LOUISVILLE, Ky. - The Kentucky Supreme Court has disbarred class-action lawsuit specialist Stan Chesley of Cincinnati over his actions in a controversial Kentucky diet drug settlement.
Next, Chesley, 76, could face disbarment in Ohio because of a reciprocal agreement between the bars in the neighboring states.
The Kentucky high court concluded that Chesley acted unethically in helping negotiate a $200 million settlement for 431 users of the diet drug fen-phen in 2001. The court cited Chesley on eight counts of professional misconduct, including taking excessive fees and concealing misconduct by other attorneys in the case.
The claimants sued Chesley and several other lawyers after initially receiving just $46 million from the $200 million settlement.
"While the good reputation he has enjoyed and his generosity serves to exacerbate the tragedy of his fall, they cannot atone for the serious misconduct he has committed in connection with this matter," Chief Justice John Minton wrote for the court.
Chris Davey, a spokesman for the Supreme Court of Ohio, declined to speak specifically about Chesley's case. Davey said Ohio does recognize the discipline of other jurisdictions, but the court would have to take action to impose the same or similar discipline in Ohio.
The Kentucky high court unanimously upheld a 2011 recommendation by the Kentucky Bar Association board calling for Chesley to lose his law license and surrender $7.5 million of the $20 million he received in fees in the fen-phen case.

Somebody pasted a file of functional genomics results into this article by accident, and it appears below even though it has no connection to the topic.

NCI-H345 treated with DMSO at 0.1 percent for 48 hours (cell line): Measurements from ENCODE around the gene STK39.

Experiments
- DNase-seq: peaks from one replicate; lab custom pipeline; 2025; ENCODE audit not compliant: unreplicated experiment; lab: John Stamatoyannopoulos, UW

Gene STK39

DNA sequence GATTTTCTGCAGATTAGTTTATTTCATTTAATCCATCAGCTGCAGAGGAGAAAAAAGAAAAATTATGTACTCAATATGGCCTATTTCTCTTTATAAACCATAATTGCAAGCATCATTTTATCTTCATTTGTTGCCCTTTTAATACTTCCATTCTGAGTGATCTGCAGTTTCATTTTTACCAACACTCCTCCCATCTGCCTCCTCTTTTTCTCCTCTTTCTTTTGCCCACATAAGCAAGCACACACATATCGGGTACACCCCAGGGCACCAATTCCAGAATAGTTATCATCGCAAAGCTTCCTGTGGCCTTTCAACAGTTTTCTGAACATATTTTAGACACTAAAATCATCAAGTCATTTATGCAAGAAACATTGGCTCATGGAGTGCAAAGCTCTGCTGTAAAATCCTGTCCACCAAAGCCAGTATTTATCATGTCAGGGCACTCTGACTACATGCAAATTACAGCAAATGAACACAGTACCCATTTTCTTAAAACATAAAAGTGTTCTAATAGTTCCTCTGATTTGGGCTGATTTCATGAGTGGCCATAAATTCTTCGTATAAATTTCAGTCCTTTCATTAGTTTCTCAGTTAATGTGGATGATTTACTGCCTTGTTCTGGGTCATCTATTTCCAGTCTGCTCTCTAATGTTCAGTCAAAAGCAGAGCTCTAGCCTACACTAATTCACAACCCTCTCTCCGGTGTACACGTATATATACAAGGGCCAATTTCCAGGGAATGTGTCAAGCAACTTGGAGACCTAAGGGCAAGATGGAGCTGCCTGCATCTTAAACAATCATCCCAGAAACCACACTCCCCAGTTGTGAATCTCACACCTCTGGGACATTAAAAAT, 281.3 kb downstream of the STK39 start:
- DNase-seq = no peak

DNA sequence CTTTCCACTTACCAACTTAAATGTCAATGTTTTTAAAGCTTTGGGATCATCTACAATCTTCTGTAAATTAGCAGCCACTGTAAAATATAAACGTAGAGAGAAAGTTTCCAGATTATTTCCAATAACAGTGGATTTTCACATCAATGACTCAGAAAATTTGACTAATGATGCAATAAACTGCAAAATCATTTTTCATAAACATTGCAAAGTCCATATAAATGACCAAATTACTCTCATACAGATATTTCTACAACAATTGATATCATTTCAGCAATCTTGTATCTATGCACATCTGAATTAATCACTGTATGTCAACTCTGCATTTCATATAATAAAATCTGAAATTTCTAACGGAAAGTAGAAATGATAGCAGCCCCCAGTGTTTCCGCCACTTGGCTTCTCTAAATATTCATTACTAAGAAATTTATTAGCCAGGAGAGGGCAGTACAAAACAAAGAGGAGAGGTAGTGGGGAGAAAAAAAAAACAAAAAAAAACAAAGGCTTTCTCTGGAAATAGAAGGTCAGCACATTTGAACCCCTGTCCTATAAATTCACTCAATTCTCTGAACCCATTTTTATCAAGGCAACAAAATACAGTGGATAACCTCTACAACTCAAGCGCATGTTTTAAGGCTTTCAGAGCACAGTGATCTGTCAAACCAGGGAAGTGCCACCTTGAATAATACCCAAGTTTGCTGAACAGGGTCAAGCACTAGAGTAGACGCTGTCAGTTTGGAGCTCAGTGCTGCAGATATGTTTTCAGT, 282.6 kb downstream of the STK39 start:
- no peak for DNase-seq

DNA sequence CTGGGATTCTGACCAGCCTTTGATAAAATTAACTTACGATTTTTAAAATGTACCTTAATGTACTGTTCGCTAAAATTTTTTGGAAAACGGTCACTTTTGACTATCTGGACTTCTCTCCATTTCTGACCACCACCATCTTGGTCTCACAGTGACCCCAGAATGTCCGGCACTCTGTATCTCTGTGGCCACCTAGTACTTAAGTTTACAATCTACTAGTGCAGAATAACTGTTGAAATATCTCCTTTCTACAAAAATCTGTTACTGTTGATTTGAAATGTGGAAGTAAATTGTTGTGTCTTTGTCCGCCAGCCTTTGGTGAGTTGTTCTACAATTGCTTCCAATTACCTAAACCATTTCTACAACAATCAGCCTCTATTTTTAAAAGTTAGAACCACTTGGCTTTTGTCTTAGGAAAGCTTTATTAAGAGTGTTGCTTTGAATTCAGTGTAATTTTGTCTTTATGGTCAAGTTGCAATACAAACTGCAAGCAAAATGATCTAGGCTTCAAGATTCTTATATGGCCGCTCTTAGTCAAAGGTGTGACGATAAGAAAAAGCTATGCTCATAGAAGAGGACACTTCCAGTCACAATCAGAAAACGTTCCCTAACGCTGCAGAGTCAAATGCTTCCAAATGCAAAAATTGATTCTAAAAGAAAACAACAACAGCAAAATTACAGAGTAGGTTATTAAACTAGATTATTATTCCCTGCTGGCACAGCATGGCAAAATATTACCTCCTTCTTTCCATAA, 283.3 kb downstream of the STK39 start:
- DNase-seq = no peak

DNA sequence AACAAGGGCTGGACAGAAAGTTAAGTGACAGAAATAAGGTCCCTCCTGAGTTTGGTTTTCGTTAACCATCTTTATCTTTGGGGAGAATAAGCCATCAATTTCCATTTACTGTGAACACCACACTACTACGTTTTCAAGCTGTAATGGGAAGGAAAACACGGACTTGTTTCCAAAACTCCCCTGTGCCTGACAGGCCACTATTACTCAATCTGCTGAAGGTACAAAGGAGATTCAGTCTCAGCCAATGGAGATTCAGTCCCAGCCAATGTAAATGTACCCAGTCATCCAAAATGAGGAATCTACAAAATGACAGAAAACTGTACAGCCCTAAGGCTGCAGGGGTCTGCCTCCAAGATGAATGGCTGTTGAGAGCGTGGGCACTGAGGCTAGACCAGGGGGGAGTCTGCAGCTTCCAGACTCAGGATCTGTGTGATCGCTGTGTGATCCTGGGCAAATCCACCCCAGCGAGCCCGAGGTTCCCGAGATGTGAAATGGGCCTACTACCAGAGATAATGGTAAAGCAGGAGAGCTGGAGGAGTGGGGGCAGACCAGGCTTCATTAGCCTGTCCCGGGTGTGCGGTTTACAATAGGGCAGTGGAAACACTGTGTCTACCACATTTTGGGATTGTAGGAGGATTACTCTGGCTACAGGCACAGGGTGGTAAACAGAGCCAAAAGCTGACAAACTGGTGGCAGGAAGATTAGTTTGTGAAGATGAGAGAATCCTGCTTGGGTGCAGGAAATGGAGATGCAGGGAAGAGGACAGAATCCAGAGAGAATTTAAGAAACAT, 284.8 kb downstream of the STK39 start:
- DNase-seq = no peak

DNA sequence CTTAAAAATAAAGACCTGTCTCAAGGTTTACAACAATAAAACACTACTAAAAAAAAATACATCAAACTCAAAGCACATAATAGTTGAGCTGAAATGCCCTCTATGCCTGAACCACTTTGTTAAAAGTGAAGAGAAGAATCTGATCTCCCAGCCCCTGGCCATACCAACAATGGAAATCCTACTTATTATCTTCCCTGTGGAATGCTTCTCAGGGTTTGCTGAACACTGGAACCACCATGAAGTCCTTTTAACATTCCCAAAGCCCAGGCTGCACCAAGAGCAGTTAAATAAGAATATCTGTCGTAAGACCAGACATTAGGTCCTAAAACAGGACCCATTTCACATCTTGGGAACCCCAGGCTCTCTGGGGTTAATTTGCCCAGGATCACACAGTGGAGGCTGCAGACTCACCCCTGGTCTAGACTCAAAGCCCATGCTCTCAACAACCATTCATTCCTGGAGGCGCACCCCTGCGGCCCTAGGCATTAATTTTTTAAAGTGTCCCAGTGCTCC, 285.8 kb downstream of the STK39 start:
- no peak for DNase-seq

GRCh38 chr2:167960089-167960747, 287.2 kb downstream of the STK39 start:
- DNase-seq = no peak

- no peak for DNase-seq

You can read the full case of the Kentucky Supreme Court against Stan Chesley below or at goo.gl/45jav.
Among Chesley's actions cited by the court:
Bar investigators said Chesley tried to thwart an investigation into the settlement, even paying $250,000 to help settle a civil suit against one of his co-attorneys in the case so Chesley wouldn't have to testify.
Chesley signed off on documents sent to the Kentucky Bar Association that showed inflated settlement amounts for the fen-phen claimants in the original settlement. Chesley has said he did not know the numbers were wrong or inflated.
Sheryl G. Snyder, the attorney who represented Chesley in the Kentucky Bar Association hearing, issued this statement Thursday:
"Stan Chesley has been a distinguished lawyer and continues to be a philanthropic supporter of his community. He has a previously unblemished record of legal service and we are therefore disappointed with the Court's decision to impose such a severe sanction, especially in light of its finding that ‘it is not shown that he had specific knowledge of the deception practiced on each client' by the other lawyers."
But the court record also states that several circumstances taken together "convincingly establlish that (Chesley) was aware of the misconduct" by the other lawyers.
A message left for one of Chesley's attorneys, Jim Gary, was not immediately returned Thursday.
Chesley is considered the godfather of the modern class-action lawsuit. He rose to legal prominence more than 30 years ago when he won $50 million for victims of the 1977 Beverly Hills Supper Club fire in Southgate, which killed 165 and injured 116. The lawsuit was one of the first large product liability cases to go to trial.
That and other high-profile cases earned Chesley the nickname "Master of Disaster" in the legal community.